As shown in FIG. 3, zones 38, 42 and 46 each include a heat source 68. The plurality of heat sources 68 are adapted to provide heat to the seat cushion 16. Although for clarity purposes, a heat source 68 is not shown in zones 40, 44 and 48, it should be understood that a heat source 68 is also included in zones 40, 44 and 48.

As illustrated in FIG. 3, each heat source 68 includes a resistive electric grid 72 and a plurality of grid terminals 74. In the illustrated embodiment, the resistive electric grid 72 is made of electrically resistant wires arranged in a pre-determined pattern. In another embodiment, the resistive electric grid can be made of another electrically resistant material, such as for example conductive carbon fiber, arranged in a pre-determined pattern. The resistive electric grid 72 is adapted to receive electric power through the grid terminals 74 and provide heat as the electric power flows through the grid 72. The resistive electric grids 72 are rated for a heating density according to the desired heating effect. In one embodiment, the resistive electric grids 72 are rated for a heating density in a range from about 200 watts/m2 to about 1200 watts/m2, where heat density is defined as the amount of heat dissipated for a given physical area. In another embodiment, the resistive electric grids 72 can be rated for a heating density of more than 1200 watts/m2 or less than 200 watts/m2.

In the illustrated embodiment, the resistive electric grids 72 use D.C. electrical power flowing through the grids 72 to produce heat. The direct current is in a range from about 0.5 amps to about 4.0 amps at a voltage in a range from about 6.0 volts to about 18.0 volts. In another embodiment, the resistive electric grids 72 can use another type of electric power, sufficient to flow through the grids 72 and provide heat.

While the heat sources 68 illustrated in FIG. 3 are resistive electric grids, it should be understood that other heat sources, such as for example thermal electric devices or conductive carbon fibers, sufficient to provide heat to the seat cushion 16 can be used as electrically actuated heating/cooling sources.

The grid terminals 74 are connected to a controller 76 by a plurality of grid connectors 78. As will be explained in detail later, the controller 76 is adapted to provide a plurality of functions. The controller 76 is connected to a power supply 80 by a plurality of power supply connectors 82. The power supply 80 is adapted to provide a supply of electrical power to the controller 76. In the illustrated embodiment, the power supply 80 provides D.C. electrical power. In another embodiment, the power supply 80 can provide another type of electrical power, such as for example A.C. power.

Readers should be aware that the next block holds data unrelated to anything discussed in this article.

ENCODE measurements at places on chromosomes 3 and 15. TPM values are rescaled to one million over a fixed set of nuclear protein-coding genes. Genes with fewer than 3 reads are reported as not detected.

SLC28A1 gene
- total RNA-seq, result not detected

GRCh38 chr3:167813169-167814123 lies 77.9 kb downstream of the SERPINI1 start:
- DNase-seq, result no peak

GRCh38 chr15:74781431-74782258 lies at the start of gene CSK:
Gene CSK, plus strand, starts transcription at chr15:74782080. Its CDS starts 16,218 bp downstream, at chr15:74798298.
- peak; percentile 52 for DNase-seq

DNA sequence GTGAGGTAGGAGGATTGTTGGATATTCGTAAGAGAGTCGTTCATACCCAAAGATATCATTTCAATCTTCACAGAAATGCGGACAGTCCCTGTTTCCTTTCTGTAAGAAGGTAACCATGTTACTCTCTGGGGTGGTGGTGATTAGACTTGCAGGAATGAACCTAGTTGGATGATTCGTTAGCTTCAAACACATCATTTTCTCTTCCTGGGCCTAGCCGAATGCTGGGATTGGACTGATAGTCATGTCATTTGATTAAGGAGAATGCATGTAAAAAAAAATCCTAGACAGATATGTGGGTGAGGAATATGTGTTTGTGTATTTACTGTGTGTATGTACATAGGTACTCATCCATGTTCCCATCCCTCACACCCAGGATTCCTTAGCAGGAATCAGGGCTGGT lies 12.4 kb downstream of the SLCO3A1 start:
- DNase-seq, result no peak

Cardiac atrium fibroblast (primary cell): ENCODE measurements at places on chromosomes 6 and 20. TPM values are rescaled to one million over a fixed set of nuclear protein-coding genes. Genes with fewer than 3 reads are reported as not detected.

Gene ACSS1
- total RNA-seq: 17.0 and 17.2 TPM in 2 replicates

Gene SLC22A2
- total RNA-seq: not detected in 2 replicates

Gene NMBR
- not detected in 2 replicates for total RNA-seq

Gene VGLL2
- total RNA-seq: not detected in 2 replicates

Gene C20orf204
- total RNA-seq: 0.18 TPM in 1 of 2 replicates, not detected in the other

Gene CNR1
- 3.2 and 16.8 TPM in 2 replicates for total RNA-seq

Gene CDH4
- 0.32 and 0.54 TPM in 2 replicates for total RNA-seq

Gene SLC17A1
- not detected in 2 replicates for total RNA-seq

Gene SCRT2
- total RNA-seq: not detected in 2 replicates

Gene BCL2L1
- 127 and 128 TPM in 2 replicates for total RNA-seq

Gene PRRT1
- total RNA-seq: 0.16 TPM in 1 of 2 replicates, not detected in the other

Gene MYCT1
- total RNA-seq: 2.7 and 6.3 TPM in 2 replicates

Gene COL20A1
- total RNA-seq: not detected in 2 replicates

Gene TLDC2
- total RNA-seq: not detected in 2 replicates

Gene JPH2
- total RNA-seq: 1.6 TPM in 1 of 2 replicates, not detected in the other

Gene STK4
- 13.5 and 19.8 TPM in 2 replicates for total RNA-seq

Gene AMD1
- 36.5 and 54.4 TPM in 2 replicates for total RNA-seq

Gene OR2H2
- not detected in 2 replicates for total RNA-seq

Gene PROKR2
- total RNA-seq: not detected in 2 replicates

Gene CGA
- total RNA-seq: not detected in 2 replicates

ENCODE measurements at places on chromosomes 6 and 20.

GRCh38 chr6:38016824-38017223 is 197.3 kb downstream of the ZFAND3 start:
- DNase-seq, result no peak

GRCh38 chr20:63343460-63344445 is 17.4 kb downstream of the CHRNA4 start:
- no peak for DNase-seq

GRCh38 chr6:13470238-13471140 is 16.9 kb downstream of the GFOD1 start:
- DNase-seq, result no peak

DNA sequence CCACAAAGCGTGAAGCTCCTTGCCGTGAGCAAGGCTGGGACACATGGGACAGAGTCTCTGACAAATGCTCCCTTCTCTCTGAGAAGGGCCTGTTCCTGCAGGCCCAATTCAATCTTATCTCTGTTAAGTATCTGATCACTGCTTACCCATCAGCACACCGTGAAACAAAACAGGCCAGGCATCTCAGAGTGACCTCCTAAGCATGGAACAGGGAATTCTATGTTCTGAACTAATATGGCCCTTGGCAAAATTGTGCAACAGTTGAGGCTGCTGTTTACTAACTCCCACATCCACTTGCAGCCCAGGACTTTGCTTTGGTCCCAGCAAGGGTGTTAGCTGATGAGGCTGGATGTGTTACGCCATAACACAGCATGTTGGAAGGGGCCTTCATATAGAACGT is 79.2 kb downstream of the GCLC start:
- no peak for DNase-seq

The controller 76 includes a master switch (not shown) adapted to turn the power supply 80 on and off. In the illustrated embodiment, the controller 76 controls the electrical power supplied to the resistive electric grids 72 by turning the power supply 80 on and off. The controller 76 also includes a power transfer switch (not shown) adapted to transfer electrical power applied from one zone to another zone. As described above, the seat cushion 16 includes rear seat area 32 having zones 46 and 48, mid seat area 34 having zones 42 and 44, and front seat area 36 having zones 38 and 40. The rear seat area 32 generally corresponds to the buttocks area of a seat occupant, the mid seat area 34 generally corresponds to the thigh area of a seat occupant, and the front seat area 36 generally corresponds to the knee area of a seat occupant. The electrical power applied to each of the heat sources 68 within the zones 38, 40, 42, 44, 46 and 48 is varied according to a pre-determined power management profile contained within the controller 76. The power management profile is adapted to reduce the overall power requirements of the reduced power heat mat 10 by energizing individual heat sources 68 or combinations of heat sources 68 for specific and sequential periods of time rather than energizing all of the heat sources 68 within all of the zones 38, 40, 42, 44, 46 and 48 at the same time.

In one example of a power management profile, electrical power is applied to the heat sources 68 in a sequential rotation starting with zones 46 and 48 corresponding to the buttocks area of the seat occupant, continuing with zones 42 and 44 corresponding to the thigh area of the seat occupant, and ending with zones 38 and 40 corresponding to the knee area of the seat occupant. In this embodiment, electrical power is applied to the heat sources 68 in the zones 46 and 48 in approximately 60% of the overall time, 25% of the time electrical power is applied to zones 42 and 44, and the remaining approximate 15% of the time electrical power is applied to zones 38 and 40. The division of time that the heat sources 68 in the zones have electrical power applied is defined as a power management profile. This example of a power management profile is graphically illustrated in FIG. 4. The first graph represents zones 46 and 48, the second graph represents zones 42 and 44 and the third graph represents zones 38 and 40. Each graph represents the temperature of the respective zones over time. Each graph includes time periods t1 through t10 and further includes a target zone temperature, designated as the set point temperature. In one embodiment, the time period t1 is approximately two minutes. In another embodiment, the time period t1 can be more or less than two minutes. The set point temperature is defined as the desired steady state temperature. The set point temperature is variable and can be set at any desired level. As shown in the first graph, electrical power applied to the heat sources 68 in zones 46 and 48 during the time period t1 causes the heat sources in zones 46 and 48 to heat. The temperature in zones 46 and 48 rises for the duration of the time period t1. As shown in the second and third graphs, electrical power is not applied to the heat sources 68 in zones 38, 40, 42 and 44 during the time period t1. At the conclusion of time period t1, the electrical power is cutoff from the heat sources 68 in zones 46 and 48.